Cabins in den Lyngenalpen in Nordnorwegen

Cabins in the Lyngen Alps

If you love the far north, you’ll love the Lyngen Alps. And if you love the Lyngen Alps, you’ll love the bungalows by architect Snorre Stinessen.

Never heard of the Lyngen Alps? There’s no shame in that. You probably haven’t had the chance to go to northern Norway all that often – unless, of course, you live there. It’s more of a shame not to think about going there. The landscape of the Scandinavian mountains on the Lyngen Peninsula, with the fjords Ullsfjord in the west and Lyngenfjord in the east, is jaw-droppingly beautiful.

You should visit this spot of land soon, especially as the Lyngen Alps are still relatively untouched by tourism. Apart from reindeer, sea eagles and grey seals, it is mainly mountain hikers, freeride fans and extreme skiers who are drawn to the back of beyond on the northern Norwegian peninsula. There is simply nothing that compares to descending from the alpine peaks down to sea level.

Bungalow for a Norwegian couple
This bungalow by Snorre Stinessen was built directly on the rocks for a Norwegian couple.

Panoramic windows on three sides of the wooden house
Spectacular views thanks to panoramic windows on three sides of the wooden house.

Award-winning architect Snorre Stinessen has arguably designed the best cabins in the Norwegian Lyngen Alps for enjoying the natural spectacle and indulging in activities in the earth’s near-Arctic zones.

Weekend waterside home north of the Arctic Circle

Not all of Snorre Stinessen’s cabins are available for tourists to stay in. Tove Feldt and Hagbard Kramer are a lucky couple: they not only found what they considered to be the perfect piece of land for their weekend home – but also the perfect architect who would realize the project with them: Snorre Stinessen.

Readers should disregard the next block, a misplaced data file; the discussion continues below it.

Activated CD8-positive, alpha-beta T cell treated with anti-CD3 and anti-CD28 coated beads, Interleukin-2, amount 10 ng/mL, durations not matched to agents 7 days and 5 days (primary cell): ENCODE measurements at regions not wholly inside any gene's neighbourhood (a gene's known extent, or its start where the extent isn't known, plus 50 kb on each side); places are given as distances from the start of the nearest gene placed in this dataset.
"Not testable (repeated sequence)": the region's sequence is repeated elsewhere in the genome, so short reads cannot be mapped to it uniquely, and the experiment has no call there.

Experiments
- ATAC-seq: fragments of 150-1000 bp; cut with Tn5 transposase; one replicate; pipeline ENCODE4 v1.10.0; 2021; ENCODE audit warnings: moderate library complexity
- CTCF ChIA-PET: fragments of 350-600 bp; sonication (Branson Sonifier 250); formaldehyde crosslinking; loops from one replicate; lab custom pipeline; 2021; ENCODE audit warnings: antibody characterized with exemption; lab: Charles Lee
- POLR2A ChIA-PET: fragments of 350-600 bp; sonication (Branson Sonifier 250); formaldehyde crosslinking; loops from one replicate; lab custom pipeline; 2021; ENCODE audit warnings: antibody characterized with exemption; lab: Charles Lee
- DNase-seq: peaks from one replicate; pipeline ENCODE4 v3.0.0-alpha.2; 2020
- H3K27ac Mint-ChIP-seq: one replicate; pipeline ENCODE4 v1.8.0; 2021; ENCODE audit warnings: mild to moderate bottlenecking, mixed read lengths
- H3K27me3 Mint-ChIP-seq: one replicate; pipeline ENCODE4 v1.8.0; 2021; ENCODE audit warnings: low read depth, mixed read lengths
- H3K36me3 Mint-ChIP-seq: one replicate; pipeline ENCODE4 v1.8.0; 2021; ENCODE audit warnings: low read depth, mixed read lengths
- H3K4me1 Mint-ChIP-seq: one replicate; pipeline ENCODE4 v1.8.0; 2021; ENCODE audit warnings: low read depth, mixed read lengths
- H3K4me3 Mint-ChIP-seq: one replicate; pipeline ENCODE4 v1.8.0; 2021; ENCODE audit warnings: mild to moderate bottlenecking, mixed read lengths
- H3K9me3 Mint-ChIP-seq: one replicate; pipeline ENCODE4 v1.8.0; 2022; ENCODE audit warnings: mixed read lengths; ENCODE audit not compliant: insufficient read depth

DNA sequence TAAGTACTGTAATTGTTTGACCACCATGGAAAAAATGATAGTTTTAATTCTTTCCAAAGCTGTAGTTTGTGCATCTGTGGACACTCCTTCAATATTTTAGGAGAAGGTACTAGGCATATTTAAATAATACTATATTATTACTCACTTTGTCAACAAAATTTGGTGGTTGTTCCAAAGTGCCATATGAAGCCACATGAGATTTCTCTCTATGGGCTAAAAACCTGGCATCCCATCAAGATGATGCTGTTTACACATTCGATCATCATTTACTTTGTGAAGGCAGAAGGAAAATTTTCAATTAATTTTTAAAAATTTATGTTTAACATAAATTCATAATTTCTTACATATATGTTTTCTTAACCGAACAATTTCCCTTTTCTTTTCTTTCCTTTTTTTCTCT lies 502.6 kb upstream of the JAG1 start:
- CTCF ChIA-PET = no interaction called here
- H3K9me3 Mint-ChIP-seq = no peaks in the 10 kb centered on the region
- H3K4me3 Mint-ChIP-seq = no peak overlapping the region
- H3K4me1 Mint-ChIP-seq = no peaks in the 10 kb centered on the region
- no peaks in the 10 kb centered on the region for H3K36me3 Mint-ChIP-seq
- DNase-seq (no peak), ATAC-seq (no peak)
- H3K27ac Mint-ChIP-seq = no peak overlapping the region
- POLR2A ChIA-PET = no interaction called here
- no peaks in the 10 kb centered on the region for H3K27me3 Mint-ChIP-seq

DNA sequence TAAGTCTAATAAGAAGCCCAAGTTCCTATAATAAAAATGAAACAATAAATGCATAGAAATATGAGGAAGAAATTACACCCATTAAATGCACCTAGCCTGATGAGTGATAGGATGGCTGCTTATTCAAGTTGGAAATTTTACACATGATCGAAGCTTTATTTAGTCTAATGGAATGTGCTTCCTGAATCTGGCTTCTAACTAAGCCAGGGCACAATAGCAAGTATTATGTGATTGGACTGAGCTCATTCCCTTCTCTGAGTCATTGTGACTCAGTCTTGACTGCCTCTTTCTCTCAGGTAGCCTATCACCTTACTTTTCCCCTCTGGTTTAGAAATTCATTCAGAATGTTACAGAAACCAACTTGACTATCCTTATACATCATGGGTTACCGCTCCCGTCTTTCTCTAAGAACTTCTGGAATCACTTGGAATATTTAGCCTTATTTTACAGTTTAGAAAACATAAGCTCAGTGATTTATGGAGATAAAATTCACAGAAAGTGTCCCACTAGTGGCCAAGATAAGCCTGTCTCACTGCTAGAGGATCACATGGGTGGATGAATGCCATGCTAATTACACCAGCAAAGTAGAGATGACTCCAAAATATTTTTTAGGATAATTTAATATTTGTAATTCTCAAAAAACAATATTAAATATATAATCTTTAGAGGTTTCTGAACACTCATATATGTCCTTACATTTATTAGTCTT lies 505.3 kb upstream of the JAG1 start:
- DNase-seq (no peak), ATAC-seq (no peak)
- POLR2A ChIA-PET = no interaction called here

Façade and roof made of resistant cedar wood
Façade and roof made of resistant cedar wood.

Entrance to the cabin in the Lyngen Alps
Entrance to the cabin in the Lyngen Alps.

As a Master of Architecture from the Norges Tekniske Høyskole and the Politecnico di Milano, Stinessen places great importance on his studio working closely with clients and supervising every project in detail.

Waterside bungalow in the Lyngen Alps
Whales, reindeer or the northern lights can be watched from the cabin warmed by geothermal heating and a wood-burning stove.

Cabin in Lyngen Alps: north of the Arctic Circle

The wooden cabin in Lyngen Alps is perfectly tailored to its location and built for the climate there. The location is near the village of Ravika, which is on the 69th parallel, north of the Arctic Circle.

There is snow here for half the year. In the winter, it is pitch-black for two months. But two things make up for this for residents and visitors alike: the efficient geothermal heating and the wood-burning stove, which creates an atmospheric, crackling fire and warms you up quickly.

And then there is the scenic backdrop, the untouched nature and silence. During the rest of the year – in daylight – seeing a reindeer trotting by in the clear air or being able to watch whales in the blue of the fjord: that is truly something special. On top of this, in the evenings there are the northern lights, or aurora borealis, with their brightly coloured patterns of light that flicker in yellow, green, blue and even shades of red.